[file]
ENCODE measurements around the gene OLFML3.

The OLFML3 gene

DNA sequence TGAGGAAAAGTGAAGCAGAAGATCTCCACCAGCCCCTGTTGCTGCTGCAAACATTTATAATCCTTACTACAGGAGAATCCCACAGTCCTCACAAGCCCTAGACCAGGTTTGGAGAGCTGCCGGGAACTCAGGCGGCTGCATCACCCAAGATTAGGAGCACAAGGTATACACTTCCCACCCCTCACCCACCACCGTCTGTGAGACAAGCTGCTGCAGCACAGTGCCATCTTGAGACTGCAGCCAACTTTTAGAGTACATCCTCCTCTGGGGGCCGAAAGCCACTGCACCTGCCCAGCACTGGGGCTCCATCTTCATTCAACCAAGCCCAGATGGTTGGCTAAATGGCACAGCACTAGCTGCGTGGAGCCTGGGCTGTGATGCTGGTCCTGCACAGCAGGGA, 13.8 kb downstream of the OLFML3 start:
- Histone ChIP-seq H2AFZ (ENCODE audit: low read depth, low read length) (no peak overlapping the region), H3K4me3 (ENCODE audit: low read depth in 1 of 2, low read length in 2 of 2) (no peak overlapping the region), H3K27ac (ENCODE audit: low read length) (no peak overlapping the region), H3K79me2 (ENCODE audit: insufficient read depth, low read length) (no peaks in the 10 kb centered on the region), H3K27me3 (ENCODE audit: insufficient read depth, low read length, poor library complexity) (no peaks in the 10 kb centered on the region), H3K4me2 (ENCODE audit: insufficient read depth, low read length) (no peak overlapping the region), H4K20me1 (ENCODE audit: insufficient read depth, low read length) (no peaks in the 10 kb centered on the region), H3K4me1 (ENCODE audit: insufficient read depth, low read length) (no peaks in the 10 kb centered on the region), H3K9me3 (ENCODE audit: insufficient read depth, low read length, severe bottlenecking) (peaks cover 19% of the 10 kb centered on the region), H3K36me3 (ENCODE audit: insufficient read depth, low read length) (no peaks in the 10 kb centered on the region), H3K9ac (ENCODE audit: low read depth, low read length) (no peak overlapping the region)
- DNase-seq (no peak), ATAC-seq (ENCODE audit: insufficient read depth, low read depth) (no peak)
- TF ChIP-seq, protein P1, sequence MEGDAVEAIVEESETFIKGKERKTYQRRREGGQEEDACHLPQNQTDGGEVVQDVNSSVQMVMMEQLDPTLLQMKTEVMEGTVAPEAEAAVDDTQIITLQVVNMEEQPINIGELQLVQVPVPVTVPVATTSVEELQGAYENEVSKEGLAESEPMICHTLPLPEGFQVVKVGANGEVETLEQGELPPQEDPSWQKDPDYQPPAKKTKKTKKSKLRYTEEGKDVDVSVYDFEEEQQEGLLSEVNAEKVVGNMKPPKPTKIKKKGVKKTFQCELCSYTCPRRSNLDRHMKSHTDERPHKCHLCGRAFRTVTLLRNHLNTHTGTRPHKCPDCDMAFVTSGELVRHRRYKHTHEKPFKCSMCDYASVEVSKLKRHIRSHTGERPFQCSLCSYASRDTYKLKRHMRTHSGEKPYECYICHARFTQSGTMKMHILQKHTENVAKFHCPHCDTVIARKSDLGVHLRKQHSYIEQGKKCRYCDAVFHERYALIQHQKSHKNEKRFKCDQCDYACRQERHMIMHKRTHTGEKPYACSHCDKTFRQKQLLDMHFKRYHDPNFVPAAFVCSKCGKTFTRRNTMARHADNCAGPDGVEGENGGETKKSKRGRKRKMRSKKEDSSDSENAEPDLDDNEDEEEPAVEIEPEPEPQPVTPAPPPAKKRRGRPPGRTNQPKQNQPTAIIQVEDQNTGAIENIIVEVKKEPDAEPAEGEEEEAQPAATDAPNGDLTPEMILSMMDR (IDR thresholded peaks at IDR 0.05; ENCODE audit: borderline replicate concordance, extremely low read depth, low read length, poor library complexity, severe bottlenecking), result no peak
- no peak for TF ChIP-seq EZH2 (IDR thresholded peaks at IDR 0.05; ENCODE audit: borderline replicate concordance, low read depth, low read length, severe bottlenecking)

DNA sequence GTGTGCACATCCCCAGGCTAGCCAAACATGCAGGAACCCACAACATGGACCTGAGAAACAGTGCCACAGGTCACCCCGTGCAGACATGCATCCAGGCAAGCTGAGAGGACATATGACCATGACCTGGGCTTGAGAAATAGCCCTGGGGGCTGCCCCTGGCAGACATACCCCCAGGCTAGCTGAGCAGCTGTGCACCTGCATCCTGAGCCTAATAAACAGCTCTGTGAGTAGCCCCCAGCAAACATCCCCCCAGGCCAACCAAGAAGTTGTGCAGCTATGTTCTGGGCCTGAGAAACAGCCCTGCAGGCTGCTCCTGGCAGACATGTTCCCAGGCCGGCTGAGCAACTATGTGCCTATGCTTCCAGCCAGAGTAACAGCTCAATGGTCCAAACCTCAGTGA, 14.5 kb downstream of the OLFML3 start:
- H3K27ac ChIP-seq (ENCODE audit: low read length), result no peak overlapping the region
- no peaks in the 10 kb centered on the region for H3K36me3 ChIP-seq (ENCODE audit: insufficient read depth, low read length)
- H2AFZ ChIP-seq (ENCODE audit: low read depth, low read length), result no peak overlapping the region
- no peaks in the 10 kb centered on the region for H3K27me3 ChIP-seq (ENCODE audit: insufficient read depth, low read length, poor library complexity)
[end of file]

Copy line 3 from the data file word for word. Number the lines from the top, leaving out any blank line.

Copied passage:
DNA sequence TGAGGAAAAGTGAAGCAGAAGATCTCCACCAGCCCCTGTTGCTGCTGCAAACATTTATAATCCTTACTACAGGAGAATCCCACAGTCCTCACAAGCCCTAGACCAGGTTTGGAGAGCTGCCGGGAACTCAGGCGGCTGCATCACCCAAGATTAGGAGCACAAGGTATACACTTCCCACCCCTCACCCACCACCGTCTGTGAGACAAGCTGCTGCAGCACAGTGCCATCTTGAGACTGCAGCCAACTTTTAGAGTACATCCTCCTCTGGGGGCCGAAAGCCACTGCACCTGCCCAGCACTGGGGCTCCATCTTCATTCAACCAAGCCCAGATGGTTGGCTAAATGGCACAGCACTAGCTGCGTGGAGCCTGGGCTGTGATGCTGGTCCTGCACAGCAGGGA, 13.8 kb downstream of the OLFML3 start: